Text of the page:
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Why the New York Islanders Must Re-Sign Anders Lee

Joe Pantorno@@JoePantornoFeatured ColumnistJune 3, 2015

UNIONDALE, NY - APRIL 11:  Anders Lee #27 of the New York Islanders skates against the Columbus Blue Jackets at Nassau Veterans Memorial Coliseum on April 11, 2015 in Uniondale, New York. The Columbus Blue Jackets defeated the New York Islanders 5-4 in a shootout.  (Photo by Mike Stobe/NHLI via Getty Images)
Mike Stobe/Getty Images

Change is a word that has been all too familiar for the New York Islanders. In a 101-point 2014-15 season, their best since 1983-84, the Islanders said goodbye to the Nassau Coliseum, their home of 43 years, for the bright lights of Brooklyn's Barclays Center.

A month and a half into the offseason has the Islanders looking for pieces to lift them to the next level of a playoff series win. With 24 free agents, Brooklyn's newest tenant will certainly have a few new players on its roster. But it is imperative that they hold onto center Anders Lee.

In his first full season with the Islanders, Lee recorded 25 goals and 16 assists for 41 points. His goal output ranked fourth among all rookies in the NHL and his points total placed him sixth. It is the most goals an Islanders rookie has scored since Michael Grabner's 34 in 2010-11.

Lee initially excelled on the Islanders' third line, nicknamed "the kid line," with fellow rookies Ryan Strome and Brock Nelson (another free agent) until injuries forced them to split up. Lee, unlike Nelson, managed to produce no matter where he was put, including a stretch where he recorded at least one point in 14 of 16 games.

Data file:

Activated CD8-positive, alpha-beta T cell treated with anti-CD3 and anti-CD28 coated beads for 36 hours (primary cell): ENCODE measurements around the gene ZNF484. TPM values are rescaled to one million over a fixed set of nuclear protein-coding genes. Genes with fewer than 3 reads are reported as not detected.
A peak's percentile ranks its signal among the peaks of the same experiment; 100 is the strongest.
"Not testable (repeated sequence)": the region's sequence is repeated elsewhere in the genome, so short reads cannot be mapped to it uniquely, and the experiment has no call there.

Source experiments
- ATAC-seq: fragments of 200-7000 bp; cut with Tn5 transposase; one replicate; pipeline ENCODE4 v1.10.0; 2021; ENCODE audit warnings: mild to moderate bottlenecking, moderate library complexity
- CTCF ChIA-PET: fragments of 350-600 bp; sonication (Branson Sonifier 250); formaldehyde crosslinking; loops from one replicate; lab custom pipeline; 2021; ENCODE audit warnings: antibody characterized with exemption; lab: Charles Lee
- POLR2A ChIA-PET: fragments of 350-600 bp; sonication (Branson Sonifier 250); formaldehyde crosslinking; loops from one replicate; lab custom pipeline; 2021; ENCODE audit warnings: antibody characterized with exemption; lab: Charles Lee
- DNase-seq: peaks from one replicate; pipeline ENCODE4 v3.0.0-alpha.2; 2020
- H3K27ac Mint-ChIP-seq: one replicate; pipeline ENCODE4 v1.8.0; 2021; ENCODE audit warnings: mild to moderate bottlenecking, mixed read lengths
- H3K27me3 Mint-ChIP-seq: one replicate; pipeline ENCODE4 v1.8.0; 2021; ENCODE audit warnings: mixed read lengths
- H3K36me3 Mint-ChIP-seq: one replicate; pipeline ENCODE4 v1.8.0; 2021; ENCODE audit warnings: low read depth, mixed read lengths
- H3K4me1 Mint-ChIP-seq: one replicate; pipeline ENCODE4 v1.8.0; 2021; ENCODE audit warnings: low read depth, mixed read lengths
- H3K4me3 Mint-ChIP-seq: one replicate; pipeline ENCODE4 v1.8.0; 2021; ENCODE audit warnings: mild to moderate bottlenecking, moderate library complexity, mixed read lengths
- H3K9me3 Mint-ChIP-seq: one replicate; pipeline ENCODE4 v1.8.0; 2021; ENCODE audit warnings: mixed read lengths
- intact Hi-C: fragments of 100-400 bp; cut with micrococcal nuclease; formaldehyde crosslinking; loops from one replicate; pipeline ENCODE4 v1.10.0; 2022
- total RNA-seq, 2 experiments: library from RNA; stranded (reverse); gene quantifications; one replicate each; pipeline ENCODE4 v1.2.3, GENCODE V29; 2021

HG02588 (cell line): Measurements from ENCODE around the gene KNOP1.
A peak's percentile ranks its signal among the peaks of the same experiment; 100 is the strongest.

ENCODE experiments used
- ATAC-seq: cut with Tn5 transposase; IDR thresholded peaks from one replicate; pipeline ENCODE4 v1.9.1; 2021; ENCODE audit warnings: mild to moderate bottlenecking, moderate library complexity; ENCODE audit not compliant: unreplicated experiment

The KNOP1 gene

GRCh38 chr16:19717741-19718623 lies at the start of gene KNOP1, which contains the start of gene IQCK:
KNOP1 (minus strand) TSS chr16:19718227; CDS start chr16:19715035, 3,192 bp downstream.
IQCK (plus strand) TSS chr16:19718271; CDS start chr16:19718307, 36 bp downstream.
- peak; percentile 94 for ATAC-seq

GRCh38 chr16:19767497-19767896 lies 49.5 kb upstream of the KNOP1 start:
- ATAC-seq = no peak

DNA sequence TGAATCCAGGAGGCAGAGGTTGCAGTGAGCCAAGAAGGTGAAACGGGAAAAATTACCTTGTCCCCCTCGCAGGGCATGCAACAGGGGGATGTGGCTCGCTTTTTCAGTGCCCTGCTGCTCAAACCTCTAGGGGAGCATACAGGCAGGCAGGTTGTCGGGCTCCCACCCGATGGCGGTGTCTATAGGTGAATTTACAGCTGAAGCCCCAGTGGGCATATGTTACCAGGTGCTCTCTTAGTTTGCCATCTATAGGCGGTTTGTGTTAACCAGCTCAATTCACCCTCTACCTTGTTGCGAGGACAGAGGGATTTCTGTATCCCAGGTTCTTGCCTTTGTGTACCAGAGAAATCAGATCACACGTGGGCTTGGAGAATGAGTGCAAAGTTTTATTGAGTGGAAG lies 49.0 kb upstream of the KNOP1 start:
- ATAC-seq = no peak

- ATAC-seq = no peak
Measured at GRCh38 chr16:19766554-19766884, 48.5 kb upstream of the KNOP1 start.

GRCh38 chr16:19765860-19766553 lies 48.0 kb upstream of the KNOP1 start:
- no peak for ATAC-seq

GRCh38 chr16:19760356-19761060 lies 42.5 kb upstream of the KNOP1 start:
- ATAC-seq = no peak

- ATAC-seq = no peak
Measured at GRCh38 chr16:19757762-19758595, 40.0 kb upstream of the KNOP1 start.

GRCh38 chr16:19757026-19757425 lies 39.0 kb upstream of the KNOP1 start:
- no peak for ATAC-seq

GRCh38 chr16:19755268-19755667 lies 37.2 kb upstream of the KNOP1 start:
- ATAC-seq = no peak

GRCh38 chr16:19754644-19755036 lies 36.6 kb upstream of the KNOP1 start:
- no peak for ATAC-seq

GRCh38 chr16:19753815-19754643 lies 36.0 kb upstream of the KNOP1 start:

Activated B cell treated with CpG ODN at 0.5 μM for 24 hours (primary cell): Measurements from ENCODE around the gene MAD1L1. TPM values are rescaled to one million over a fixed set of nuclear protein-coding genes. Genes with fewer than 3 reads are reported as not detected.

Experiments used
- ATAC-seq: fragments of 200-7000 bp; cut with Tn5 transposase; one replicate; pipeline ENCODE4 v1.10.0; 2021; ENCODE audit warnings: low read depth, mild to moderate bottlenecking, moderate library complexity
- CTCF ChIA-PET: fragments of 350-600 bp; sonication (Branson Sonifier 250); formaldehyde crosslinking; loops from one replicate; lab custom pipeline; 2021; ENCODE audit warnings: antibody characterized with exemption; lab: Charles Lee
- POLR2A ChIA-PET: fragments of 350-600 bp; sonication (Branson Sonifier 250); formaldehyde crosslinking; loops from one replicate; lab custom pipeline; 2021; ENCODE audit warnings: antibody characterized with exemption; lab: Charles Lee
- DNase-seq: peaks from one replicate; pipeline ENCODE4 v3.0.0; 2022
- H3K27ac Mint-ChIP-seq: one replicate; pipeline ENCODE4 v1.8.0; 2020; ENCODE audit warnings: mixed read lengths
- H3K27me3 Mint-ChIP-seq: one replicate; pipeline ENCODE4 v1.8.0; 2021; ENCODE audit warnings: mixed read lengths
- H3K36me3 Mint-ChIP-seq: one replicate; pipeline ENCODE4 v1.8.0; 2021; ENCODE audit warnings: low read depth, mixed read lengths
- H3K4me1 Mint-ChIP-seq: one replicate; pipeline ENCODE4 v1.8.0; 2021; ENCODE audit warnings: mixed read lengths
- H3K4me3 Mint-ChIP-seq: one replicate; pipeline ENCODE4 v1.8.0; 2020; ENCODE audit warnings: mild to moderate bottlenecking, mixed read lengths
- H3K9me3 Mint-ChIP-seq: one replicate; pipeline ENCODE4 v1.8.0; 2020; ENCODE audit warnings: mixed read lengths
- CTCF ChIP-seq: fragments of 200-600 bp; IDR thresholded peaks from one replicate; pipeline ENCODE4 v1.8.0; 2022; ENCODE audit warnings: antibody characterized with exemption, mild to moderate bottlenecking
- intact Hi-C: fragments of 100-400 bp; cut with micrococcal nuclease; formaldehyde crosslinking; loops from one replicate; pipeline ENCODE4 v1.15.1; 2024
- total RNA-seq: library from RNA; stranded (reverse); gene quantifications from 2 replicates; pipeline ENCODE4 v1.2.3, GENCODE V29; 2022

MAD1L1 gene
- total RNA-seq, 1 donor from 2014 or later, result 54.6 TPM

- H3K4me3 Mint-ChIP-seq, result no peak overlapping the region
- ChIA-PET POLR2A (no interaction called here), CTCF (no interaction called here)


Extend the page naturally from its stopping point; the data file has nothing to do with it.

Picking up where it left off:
He was promoted to the first line and moved to right wing after Kyle Okposo went down with an eye injury, flanking superstar center John Tavares. When Okposo returned, Lee was put on Tavares' left side in an attempt to keep him on the top line.

The long season took a toll on Lee, though. His play declined to the point that Islanders head coach Jack Capuano benched him in their first-round series against the Washington Capitals, which the Islanders lost in seven games. 

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These struggles are no reason to be alarmed. The playoffs are a grueling experience. With intensity heightened to new levels, it takes many players, let alone rookies, time to acclimate. In a season where he scored 42 goals in 79 regular-season games, New York Rangers left-winger Rick Nash scored just five in 19 playoff games—half of his regular-season output.

At 6'2" Lee provides a big body and a skilled set of hands that could anchor a third-line as a center. He could also easily be inserted as a winger on either a first or second line, especially if surrounded by the right talent.

The Islanders can afford to let defensemen like Lubomir Visnovsky and Thomas Hickey walk. Though the defense might struggle for a short period of time, there is enough depth in the New York farm system that can bolster its blue line. 

Johnny Boychuk, Nick Leddy and Travis Hamonic are three defensemen who will be in orange and blue for the better part of a decade. There is little question that youngsters Ryan Pulock, Griffin Reinhart and Calvin de Haan will provide enough support for the Islanders' back line. 

The only way the Islanders could solve any potential holes in their defense would be by testing free agency or the trade market. But the Islanders can score. They ranked fourth in the NHL with 2.99 goals per game and disturbing the chemistry could prove costly, especially to that "kid line." That's why Anders Lee needs to be the Islanders first priority when it comes to signing their free agents. 

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